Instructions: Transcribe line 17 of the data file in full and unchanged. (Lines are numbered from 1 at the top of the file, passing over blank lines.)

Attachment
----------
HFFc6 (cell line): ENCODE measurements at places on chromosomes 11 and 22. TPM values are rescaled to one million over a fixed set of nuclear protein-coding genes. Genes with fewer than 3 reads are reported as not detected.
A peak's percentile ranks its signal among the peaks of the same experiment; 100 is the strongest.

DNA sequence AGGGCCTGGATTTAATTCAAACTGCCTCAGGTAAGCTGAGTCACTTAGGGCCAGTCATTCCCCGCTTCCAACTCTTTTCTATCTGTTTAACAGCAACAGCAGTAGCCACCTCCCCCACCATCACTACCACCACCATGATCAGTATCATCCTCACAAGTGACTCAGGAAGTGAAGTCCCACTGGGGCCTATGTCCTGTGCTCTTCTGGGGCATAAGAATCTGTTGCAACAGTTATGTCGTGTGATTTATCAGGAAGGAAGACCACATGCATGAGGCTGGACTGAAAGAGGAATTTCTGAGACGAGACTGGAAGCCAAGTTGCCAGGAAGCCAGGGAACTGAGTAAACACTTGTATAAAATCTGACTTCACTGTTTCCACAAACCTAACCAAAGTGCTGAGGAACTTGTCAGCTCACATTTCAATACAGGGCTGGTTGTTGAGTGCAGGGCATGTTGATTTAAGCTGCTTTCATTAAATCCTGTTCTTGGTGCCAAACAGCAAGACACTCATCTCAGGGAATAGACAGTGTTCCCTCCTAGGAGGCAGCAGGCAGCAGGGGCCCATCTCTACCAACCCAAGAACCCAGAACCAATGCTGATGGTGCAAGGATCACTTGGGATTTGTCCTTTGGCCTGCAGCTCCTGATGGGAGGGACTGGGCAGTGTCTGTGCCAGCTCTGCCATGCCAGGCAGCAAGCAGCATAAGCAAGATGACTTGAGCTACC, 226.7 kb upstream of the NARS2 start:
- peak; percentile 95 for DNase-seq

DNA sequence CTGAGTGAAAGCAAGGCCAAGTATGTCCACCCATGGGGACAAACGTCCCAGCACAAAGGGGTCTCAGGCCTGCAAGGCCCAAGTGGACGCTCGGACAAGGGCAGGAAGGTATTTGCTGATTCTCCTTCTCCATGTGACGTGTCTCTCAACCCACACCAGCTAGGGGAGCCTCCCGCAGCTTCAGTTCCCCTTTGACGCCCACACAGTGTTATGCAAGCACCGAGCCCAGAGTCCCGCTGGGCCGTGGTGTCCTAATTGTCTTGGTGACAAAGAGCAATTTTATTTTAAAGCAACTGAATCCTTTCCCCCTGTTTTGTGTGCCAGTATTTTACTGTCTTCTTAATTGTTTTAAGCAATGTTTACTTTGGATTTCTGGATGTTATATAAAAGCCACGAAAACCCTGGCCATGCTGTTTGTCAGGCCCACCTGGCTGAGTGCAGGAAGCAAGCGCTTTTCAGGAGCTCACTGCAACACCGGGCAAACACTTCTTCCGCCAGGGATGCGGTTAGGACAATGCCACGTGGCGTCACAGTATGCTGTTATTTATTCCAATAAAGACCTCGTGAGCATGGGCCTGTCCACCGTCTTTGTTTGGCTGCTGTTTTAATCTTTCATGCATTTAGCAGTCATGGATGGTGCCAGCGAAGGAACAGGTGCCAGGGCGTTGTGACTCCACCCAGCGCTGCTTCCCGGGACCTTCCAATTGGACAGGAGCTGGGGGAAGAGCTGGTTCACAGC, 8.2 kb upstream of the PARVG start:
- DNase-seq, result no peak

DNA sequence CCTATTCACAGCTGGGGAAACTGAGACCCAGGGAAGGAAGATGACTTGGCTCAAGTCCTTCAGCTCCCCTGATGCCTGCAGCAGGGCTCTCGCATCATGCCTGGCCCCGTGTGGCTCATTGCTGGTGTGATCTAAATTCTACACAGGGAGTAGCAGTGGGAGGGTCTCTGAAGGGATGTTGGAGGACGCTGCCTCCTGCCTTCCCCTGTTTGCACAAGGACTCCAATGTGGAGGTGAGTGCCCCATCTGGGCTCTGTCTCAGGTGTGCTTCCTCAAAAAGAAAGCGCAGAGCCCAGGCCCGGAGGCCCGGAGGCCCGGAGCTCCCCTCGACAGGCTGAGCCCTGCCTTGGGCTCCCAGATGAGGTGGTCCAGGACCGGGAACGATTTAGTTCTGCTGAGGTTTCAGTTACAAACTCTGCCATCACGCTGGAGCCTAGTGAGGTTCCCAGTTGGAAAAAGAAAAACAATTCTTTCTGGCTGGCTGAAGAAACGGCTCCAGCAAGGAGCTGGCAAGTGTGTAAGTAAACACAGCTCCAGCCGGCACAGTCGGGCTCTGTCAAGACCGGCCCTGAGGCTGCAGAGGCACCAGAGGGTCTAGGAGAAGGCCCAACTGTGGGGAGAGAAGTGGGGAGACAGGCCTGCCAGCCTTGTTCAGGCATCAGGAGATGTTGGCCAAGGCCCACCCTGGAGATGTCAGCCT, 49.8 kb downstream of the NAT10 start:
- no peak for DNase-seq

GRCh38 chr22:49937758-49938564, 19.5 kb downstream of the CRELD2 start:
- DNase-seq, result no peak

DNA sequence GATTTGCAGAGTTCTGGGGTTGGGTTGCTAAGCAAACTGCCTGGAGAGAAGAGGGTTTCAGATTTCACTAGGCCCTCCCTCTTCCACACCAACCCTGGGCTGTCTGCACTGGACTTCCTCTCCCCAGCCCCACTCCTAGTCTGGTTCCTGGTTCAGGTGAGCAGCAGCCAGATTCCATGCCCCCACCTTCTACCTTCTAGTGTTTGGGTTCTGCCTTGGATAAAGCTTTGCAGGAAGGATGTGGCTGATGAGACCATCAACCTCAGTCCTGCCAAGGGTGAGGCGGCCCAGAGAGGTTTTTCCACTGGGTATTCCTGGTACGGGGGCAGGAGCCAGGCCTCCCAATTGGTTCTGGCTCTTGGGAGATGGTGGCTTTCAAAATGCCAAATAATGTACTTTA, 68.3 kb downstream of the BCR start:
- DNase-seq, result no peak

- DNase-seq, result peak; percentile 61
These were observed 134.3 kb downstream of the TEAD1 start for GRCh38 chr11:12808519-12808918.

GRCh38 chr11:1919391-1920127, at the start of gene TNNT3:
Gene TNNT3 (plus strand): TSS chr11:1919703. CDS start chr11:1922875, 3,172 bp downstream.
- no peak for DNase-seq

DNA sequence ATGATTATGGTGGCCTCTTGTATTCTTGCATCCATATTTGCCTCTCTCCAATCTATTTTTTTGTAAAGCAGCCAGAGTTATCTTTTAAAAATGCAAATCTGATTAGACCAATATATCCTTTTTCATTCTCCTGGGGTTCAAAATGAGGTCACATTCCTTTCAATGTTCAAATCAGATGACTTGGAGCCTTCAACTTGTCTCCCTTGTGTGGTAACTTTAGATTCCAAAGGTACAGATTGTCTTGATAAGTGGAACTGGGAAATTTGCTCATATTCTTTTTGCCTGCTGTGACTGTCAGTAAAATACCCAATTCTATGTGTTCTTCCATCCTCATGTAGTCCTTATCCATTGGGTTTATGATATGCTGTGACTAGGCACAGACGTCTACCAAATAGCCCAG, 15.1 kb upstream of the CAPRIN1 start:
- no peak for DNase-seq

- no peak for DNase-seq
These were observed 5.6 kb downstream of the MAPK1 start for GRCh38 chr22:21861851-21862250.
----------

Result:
- no peak for DNase-seq